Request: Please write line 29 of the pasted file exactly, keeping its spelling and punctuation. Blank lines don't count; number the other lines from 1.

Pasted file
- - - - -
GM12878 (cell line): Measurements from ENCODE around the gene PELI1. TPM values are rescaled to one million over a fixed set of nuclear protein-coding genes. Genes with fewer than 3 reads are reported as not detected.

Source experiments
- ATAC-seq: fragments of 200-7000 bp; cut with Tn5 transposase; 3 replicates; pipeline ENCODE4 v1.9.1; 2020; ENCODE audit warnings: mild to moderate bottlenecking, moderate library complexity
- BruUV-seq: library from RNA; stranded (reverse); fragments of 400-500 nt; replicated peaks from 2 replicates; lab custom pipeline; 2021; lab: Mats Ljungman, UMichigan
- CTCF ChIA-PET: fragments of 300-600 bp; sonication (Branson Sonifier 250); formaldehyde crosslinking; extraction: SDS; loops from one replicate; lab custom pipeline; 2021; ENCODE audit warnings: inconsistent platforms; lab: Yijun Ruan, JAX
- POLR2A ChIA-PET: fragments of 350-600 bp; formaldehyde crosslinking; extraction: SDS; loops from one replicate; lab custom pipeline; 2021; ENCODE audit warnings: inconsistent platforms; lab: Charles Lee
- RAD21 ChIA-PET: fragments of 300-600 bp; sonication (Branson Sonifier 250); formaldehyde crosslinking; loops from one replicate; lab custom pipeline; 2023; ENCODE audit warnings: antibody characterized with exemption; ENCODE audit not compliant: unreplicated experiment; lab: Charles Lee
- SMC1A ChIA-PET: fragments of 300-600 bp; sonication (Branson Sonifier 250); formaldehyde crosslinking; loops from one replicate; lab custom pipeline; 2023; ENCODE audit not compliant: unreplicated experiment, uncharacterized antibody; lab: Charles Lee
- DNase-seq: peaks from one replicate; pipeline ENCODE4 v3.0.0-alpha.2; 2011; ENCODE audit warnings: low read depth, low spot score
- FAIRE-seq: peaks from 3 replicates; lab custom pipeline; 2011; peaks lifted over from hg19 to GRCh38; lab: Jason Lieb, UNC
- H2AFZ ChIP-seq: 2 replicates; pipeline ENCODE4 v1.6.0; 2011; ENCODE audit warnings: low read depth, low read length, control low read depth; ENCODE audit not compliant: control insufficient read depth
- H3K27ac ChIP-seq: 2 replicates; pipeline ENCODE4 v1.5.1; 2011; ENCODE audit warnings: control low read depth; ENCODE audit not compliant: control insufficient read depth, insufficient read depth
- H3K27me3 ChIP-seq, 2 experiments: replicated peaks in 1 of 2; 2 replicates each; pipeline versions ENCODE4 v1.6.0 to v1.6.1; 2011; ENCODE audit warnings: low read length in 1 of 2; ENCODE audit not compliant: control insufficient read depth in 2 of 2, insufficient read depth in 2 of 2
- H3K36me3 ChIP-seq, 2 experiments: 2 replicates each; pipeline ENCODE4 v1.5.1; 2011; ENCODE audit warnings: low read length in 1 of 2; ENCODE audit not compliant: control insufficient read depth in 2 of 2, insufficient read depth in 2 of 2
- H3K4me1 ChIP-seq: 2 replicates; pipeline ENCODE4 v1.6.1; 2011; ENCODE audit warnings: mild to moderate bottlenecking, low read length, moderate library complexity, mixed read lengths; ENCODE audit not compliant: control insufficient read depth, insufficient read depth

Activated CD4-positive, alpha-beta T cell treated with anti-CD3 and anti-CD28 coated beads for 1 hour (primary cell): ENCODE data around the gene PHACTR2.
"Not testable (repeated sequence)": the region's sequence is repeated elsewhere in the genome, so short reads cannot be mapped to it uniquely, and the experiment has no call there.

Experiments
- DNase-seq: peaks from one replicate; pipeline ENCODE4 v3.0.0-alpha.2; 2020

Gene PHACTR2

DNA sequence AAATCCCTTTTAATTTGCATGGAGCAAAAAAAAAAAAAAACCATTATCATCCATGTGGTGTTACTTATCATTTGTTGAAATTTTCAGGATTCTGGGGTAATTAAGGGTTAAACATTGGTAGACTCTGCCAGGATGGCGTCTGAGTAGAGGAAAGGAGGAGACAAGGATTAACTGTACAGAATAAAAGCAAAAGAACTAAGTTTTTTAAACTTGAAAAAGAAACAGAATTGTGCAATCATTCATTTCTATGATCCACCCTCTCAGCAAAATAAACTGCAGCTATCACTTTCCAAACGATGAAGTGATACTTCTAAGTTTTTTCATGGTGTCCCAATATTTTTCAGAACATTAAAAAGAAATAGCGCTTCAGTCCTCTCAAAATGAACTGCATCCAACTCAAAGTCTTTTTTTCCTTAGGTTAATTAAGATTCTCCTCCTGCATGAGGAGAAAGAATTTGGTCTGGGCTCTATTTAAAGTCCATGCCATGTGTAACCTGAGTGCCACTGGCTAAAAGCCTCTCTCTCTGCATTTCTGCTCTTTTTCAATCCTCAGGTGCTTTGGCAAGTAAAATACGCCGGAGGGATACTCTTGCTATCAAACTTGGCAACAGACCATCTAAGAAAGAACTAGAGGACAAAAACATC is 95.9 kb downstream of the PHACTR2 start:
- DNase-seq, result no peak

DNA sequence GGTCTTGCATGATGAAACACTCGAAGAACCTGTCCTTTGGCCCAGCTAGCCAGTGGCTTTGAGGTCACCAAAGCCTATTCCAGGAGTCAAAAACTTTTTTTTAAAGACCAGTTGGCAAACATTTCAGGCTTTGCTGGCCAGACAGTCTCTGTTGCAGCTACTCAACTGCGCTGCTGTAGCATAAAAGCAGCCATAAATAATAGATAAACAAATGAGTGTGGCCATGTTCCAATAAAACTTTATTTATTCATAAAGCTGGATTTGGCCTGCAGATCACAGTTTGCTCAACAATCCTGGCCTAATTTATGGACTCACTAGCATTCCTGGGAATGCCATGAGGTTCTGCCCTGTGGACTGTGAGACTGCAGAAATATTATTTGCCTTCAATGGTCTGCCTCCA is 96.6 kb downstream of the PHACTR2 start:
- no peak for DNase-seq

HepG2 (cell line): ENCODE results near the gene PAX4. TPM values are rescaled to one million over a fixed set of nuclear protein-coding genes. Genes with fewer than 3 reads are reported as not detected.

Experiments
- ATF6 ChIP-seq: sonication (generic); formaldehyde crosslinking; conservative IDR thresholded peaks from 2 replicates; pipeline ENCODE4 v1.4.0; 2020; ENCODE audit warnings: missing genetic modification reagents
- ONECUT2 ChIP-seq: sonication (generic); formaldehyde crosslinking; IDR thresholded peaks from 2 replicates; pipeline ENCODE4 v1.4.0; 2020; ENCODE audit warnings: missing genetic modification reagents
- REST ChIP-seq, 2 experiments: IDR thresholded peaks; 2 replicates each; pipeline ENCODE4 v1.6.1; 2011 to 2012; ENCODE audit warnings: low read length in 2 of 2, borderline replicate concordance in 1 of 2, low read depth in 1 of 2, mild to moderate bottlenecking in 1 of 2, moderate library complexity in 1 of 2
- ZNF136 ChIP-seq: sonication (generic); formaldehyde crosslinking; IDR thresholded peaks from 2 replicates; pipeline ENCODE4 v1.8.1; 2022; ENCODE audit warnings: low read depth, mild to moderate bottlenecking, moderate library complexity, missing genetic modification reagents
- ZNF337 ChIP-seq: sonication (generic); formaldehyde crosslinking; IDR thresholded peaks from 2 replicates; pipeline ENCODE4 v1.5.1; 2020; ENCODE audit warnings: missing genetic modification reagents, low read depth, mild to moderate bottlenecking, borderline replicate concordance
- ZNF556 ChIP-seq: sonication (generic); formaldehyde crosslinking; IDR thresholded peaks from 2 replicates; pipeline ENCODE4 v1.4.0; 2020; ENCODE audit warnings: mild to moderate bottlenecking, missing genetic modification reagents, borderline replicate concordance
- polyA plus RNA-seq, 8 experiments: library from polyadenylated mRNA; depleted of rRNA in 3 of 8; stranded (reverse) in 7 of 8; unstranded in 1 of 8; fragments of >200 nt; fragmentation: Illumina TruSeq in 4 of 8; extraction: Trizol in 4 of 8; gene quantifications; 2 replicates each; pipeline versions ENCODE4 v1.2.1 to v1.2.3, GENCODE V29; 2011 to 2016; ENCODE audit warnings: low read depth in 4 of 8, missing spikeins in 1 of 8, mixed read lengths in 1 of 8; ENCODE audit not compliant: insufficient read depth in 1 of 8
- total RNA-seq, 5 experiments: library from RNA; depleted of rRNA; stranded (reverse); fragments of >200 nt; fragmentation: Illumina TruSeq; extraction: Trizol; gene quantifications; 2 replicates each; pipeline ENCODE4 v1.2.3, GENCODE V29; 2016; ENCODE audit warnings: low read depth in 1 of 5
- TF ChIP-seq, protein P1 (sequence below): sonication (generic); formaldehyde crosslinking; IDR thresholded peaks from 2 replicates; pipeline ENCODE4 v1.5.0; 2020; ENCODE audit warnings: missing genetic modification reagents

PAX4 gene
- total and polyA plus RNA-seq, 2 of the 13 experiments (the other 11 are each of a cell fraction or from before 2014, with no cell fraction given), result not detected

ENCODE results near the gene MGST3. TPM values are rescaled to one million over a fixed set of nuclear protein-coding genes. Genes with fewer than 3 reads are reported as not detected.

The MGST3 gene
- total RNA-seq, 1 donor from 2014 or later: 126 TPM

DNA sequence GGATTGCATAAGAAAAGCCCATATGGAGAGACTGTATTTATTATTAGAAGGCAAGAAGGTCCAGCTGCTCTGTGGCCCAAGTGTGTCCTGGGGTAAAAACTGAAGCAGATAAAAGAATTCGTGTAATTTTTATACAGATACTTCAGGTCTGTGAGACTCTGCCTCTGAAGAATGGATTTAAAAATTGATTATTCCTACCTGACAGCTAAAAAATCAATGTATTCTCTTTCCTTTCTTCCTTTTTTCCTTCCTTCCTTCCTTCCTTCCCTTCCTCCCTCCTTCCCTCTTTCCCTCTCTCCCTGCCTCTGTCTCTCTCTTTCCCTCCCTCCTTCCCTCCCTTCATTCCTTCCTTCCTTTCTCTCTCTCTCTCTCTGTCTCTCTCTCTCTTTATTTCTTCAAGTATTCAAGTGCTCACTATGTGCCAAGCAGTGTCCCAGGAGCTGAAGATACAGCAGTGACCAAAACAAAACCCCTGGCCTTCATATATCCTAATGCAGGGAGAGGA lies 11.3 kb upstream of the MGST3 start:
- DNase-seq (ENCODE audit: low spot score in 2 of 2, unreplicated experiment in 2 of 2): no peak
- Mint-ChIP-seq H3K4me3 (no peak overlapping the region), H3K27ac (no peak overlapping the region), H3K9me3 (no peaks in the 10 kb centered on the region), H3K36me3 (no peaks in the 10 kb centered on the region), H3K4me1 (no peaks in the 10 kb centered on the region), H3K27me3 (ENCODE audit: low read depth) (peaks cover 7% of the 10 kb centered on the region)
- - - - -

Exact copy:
- REST ChIP-seq, 2 experiments: IDR thresholded peaks; 2 replicates each; pipeline ENCODE4 v1.6.1; 2011 to 2012; ENCODE audit warnings: low read length in 2 of 2, borderline replicate concordance in 1 of 2, low read depth in 1 of 2, mild to moderate bottlenecking in 1 of 2, moderate library complexity in 1 of 2